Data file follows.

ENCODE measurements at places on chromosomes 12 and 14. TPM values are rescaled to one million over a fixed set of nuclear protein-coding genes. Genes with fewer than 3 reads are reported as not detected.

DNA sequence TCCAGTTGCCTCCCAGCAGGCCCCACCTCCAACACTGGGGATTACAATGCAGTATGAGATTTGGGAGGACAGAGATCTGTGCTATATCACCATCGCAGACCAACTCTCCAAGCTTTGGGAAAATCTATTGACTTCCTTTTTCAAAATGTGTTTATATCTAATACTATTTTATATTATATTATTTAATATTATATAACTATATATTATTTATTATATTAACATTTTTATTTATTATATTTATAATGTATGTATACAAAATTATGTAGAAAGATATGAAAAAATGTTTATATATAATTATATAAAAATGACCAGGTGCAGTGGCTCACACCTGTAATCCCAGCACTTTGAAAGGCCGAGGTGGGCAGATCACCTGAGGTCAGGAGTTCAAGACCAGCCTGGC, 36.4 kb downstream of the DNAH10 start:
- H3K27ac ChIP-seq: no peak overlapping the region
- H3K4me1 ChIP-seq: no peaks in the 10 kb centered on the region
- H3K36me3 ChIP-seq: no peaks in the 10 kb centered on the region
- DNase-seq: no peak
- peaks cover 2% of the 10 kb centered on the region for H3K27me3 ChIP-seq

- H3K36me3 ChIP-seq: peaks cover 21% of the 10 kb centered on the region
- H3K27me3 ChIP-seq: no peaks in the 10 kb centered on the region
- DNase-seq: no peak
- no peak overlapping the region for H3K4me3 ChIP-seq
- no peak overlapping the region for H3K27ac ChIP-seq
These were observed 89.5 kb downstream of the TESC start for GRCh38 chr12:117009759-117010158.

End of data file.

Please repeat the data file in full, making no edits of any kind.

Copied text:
ENCODE measurements at places on chromosomes 12 and 14. TPM values are rescaled to one million over a fixed set of nuclear protein-coding genes. Genes with fewer than 3 reads are reported as not detected.

DNA sequence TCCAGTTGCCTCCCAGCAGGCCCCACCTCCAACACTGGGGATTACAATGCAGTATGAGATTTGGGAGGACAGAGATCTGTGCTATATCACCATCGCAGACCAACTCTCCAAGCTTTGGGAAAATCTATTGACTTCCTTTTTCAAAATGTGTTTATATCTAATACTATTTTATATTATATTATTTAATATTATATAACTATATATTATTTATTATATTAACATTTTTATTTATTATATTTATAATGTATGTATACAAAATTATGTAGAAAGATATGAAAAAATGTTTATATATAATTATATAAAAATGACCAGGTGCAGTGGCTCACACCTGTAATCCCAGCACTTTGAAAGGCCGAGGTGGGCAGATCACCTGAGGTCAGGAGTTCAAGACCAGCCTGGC, 36.4 kb downstream of the DNAH10 start:
- H3K27ac ChIP-seq: no peak overlapping the region
- H3K4me1 ChIP-seq: no peaks in the 10 kb centered on the region
- H3K36me3 ChIP-seq: no peaks in the 10 kb centered on the region
- DNase-seq: no peak
- peaks cover 2% of the 10 kb centered on the region for H3K27me3 ChIP-seq

- H3K36me3 ChIP-seq: peaks cover 21% of the 10 kb centered on the region
- H3K27me3 ChIP-seq: no peaks in the 10 kb centered on the region
- DNase-seq: no peak
- no peak overlapping the region for H3K4me3 ChIP-seq
- no peak overlapping the region for H3K27ac ChIP-seq
These were observed 89.5 kb downstream of the TESC start for GRCh38 chr12:117009759-117010158.